News today that the city of Canterbury has been accused of not doing enough to create an LGBT community:
Hmm. Can’t say this surprises me. Back in 2003, before I moved up to Leeds, I went to Canterbury, having been told of one or two gay (or at any rate “gay-friendly”) venues. Ascertaining these required looking out for a little rainbow sticker in the doors, not much of a move on from going down a dark alley, knocking on a back door and being asked if you’re a “friend of Dorothy”. And as it turned out, one had been closed for several months and the others were gay-friendly inasmuch as you probably wouldn’t get beaten up for going in there, but you could forget about kissing, holding hands or any nonsense like that. Canterbury did have a Pride march a few years ago, but quite frankly anywhere can have a Pride march. It doesn’t necessarily mean there’s a visible community except on that day.
The news seems quite pertinent as last night’s Apprentice saw the candidates tasked with rebranding the Kent seaside town of Margate which, like my childhood home of Folkestone, is a once-popular resort fallen on hard times. The episode had been trailed a few weeks previously (in a blog post by me, for one) due to a supposedly homophobic comment made by Mona Lewis about gays, causing upset to openly gay candidate Howard Ebison. Whether this remark was made or not is still up for conjecture, as it didn’t appear in the final edit (instead, Mona merely expressed reservations about putting off other people by rebranding Margate as a gay resort, although this doesn’t appear to have done Brighton any harm). On screen, Howard was rather more put out by Debra’s insistence that she be project manager, although she agreed to make him the creative lead – before proceeding to ignore or override any ideas that he or anyone else came up with.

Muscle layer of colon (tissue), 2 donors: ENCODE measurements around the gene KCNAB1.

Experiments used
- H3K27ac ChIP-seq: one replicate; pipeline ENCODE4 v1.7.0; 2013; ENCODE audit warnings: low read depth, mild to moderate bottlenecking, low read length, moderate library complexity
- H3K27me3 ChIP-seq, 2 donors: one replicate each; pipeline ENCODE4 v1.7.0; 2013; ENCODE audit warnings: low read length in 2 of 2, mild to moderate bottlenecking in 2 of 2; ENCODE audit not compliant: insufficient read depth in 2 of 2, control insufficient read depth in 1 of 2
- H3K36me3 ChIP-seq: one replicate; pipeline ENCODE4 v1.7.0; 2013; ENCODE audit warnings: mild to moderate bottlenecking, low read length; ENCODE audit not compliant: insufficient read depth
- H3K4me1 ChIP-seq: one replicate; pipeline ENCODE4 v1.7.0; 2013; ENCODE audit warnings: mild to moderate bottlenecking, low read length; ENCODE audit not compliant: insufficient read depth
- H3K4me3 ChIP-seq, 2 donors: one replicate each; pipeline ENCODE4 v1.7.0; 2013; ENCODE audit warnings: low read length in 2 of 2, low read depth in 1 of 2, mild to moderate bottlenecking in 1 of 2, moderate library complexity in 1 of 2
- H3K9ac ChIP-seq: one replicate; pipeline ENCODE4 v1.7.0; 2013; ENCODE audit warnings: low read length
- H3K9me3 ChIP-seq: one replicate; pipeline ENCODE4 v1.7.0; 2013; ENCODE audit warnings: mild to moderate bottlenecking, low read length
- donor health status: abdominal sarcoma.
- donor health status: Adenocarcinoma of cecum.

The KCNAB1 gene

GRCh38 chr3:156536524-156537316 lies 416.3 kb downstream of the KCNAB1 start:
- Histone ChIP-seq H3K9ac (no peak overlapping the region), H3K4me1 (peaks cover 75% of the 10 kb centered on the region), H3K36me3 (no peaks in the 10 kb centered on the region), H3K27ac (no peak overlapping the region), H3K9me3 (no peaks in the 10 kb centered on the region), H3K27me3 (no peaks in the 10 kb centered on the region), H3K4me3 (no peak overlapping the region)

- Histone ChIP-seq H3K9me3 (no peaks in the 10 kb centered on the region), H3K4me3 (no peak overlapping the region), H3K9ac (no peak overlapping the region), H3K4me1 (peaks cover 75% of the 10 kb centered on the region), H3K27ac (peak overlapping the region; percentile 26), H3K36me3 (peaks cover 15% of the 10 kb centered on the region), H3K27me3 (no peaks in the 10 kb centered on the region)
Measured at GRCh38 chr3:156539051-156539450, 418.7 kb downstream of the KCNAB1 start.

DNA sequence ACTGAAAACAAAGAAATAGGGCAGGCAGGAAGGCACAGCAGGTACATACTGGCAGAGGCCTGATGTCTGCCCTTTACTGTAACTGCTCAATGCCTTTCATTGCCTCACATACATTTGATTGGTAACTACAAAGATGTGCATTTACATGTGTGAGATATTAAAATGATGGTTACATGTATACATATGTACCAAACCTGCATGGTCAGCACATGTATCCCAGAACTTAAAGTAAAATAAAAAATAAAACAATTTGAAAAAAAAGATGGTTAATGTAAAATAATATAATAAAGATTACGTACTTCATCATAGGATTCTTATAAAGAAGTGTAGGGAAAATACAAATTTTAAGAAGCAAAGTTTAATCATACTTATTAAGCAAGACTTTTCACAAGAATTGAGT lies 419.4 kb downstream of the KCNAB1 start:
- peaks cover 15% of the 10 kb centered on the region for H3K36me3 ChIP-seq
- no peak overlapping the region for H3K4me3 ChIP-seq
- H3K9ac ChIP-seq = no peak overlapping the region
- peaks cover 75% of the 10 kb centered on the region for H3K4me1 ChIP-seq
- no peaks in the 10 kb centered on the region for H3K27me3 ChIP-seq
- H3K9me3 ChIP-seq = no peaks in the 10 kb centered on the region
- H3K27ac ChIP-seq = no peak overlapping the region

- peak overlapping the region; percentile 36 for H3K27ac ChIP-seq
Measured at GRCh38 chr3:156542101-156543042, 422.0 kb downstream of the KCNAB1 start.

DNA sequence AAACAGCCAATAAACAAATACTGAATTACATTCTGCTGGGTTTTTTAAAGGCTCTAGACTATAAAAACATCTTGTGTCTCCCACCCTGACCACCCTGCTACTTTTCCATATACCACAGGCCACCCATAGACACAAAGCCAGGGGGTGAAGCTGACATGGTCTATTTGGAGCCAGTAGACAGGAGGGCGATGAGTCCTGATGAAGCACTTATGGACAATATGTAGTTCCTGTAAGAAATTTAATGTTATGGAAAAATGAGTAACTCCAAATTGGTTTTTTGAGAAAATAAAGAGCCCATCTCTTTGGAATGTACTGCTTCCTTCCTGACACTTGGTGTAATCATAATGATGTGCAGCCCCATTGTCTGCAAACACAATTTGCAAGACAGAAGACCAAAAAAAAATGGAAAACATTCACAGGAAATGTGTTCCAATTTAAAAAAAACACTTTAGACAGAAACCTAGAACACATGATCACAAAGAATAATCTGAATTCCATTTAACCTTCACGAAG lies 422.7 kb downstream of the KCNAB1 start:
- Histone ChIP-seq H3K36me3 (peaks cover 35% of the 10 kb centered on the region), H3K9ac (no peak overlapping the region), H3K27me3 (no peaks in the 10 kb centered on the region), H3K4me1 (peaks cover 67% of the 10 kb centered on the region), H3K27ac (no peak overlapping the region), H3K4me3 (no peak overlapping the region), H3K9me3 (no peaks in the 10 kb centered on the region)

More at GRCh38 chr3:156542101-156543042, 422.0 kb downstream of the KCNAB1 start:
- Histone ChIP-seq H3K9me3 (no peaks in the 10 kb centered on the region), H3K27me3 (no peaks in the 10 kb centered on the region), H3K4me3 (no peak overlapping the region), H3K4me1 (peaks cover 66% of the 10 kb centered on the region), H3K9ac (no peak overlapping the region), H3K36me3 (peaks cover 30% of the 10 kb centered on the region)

The real fun started when Empire had to produce the promotional literature for their rebranding. Howard and Debra (a woman with piggy eyes and a very small mouth from which a great deal of noise nevertheless emanates) auditioned some models for the photos, whilst Mona and James (his village still missing its idiot) decided to gauge the feelings of the local population. The impression given was that the people of Margate were all up for the idea, although I wouldn’t be surprised if some less positive comments ended up on the cutting room floor. Mona herself looked completely out of her depth, particularly when meeting a pre-op transsexual in a gay bar, and grappling with notions of gender and sexuality that were clearly beyond her frame of reference. Yet even this paled in comparison with a deathless sequence in which the (straight) models posing as the gay and lesbian couples were asked to throw some shapes in a nightclub. An empty nightclub. In the daytime. They were, in the words of the incomparable Nick Hewer, “stiff and wooden – if I can put it that way”.
The resulting, over-worded poster, rather like the doors of those venues in Canterbury, encoded the gay references (women with arms around each other’s waists, a rainbow map of Britain) so as to make them largely missable, and Empire’s situation was compounded by a half-finished leaflet: Debra, in her extremely finite wisdom, only got stuck into this twenty minutes before the production deadline; when presenting their idea to industry experts, the team claimed that the blanks on the leaflet were advertising space. Needless to say, they lost, although winners Ignite hardly covered themselves in glory, with a series of posters asking people to see Margate “through a child’s eyes”. The largest of these was a large shot of a beach – no children with buckets and spades, just an empty beach. Beautiful and serene, yet also desolate, it looked more like an advert for euthanasia than local tourism. Despite this, and project manager Yasmina being serially undermined by Lorraine (with her “instinct”, strange lipstick and bizarre tendency to suddenly start talking like Mrs Doyle from Father Ted), they won. Debra lied her way through another boardroom (although she did at least have the decency not to take Howard back) and Mona, her mind probably still undecided as to the gender or orientation of her new-found friend in Margate, was fired.
So, the gay idea was a nice one, but needed to be shouted rather than mumbled, and Howard’s still in. As for Kent, it’s still largely this weird, arid chunk of non-gayness between London and Brighton. Plus ca change…